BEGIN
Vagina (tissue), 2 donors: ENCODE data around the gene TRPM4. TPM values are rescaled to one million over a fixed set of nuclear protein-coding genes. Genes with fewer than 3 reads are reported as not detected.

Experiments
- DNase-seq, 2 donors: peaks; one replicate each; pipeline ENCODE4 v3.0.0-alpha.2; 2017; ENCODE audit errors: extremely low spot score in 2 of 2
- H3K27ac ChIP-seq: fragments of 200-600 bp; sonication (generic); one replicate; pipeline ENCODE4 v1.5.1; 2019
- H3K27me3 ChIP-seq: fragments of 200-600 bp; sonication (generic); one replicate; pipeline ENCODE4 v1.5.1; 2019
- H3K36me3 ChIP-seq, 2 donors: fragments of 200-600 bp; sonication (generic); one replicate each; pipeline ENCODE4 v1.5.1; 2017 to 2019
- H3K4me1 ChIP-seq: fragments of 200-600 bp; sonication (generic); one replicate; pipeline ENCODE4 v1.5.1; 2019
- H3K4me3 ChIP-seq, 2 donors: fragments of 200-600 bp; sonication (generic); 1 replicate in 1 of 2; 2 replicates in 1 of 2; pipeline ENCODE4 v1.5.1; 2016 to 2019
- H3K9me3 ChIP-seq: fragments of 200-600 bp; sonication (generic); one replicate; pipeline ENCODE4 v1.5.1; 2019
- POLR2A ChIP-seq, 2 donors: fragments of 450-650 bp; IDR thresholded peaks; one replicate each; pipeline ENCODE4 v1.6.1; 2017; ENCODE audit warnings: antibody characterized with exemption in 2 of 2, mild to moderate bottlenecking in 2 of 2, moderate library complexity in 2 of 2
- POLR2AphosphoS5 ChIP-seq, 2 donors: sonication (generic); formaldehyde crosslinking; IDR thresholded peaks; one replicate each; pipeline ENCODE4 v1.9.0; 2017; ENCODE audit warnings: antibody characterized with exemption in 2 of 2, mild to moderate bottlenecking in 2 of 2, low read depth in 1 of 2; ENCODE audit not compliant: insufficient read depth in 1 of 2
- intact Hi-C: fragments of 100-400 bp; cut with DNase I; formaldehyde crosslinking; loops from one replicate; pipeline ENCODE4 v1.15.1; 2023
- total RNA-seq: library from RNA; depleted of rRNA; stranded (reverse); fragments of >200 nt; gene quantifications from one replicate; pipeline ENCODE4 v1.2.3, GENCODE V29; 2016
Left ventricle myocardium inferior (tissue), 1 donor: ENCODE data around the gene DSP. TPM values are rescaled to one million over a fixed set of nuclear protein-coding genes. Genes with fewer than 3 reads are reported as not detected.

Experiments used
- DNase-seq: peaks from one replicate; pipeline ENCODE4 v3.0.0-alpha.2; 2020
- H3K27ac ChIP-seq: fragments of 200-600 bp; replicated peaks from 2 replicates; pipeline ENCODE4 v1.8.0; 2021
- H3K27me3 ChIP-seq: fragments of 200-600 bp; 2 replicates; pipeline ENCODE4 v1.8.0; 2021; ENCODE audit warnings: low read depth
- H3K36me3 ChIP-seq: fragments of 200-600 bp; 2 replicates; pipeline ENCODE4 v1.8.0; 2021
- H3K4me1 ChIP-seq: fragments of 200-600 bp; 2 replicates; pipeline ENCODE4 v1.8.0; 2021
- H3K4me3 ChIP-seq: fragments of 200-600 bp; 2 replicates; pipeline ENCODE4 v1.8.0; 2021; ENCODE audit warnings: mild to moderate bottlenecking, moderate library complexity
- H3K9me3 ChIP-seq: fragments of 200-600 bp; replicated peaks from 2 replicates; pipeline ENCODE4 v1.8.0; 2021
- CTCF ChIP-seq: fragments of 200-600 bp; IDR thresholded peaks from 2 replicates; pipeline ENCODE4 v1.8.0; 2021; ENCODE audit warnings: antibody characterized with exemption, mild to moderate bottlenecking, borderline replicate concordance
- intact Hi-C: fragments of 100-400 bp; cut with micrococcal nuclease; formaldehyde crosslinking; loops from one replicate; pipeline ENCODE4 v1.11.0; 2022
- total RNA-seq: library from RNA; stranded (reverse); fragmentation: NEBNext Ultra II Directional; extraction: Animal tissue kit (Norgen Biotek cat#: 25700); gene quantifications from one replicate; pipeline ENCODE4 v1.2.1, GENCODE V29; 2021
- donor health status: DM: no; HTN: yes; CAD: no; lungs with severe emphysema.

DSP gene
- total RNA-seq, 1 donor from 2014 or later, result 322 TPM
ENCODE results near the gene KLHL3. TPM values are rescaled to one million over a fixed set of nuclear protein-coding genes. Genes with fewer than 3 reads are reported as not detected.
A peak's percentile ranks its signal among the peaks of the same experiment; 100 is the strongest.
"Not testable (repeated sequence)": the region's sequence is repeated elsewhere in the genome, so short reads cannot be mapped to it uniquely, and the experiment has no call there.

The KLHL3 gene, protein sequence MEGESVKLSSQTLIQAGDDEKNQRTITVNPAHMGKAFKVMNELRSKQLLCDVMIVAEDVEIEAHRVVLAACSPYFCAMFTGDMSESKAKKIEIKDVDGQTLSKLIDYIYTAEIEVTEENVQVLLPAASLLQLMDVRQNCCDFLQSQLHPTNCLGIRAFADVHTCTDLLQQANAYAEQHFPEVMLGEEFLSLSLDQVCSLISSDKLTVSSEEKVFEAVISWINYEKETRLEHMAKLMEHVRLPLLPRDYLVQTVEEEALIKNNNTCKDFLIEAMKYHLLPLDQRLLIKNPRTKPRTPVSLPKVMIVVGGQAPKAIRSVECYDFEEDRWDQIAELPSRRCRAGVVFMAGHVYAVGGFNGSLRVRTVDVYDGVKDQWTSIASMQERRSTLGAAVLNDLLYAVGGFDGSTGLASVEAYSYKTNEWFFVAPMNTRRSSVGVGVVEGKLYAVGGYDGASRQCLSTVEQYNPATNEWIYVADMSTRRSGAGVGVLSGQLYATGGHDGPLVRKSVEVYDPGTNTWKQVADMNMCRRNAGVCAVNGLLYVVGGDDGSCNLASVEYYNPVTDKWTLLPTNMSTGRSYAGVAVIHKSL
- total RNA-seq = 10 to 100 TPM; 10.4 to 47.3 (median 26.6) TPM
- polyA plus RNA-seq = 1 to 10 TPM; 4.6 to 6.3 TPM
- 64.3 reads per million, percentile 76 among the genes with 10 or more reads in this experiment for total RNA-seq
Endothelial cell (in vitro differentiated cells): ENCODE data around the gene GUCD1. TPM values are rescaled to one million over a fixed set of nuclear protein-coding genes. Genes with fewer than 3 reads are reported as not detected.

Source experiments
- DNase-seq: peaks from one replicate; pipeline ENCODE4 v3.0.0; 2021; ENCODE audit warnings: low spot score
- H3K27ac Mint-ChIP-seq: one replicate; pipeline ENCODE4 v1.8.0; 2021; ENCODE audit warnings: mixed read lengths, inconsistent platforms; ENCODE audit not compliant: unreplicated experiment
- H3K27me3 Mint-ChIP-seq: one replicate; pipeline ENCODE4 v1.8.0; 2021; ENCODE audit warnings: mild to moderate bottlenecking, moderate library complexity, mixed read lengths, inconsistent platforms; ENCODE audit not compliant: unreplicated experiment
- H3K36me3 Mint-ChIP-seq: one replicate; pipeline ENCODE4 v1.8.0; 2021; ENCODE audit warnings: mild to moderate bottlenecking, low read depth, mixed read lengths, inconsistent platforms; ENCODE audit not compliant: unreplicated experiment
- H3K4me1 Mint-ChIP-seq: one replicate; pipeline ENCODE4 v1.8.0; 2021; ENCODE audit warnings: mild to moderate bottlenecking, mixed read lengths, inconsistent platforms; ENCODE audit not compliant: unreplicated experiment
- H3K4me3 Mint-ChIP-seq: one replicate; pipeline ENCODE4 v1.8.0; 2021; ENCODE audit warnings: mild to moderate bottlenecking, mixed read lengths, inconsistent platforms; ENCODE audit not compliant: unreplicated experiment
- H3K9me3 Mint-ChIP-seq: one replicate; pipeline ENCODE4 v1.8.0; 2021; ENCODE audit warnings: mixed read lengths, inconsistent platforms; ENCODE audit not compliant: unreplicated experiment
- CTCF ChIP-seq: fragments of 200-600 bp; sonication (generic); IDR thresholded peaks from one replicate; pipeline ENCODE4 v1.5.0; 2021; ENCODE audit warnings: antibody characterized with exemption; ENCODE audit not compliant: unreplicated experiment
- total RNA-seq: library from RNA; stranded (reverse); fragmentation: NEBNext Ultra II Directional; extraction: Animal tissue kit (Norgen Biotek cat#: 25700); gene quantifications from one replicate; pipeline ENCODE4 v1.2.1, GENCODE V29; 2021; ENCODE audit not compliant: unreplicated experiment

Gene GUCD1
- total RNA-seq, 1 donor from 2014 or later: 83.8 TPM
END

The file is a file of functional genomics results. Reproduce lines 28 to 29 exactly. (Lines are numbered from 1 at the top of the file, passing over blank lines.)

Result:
- total RNA-seq, 1 donor from 2014 or later, result 322 TPM
ENCODE results near the gene KLHL3. TPM values are rescaled to one million over a fixed set of nuclear protein-coding genes. Genes with fewer than 3 reads are reported as not detected.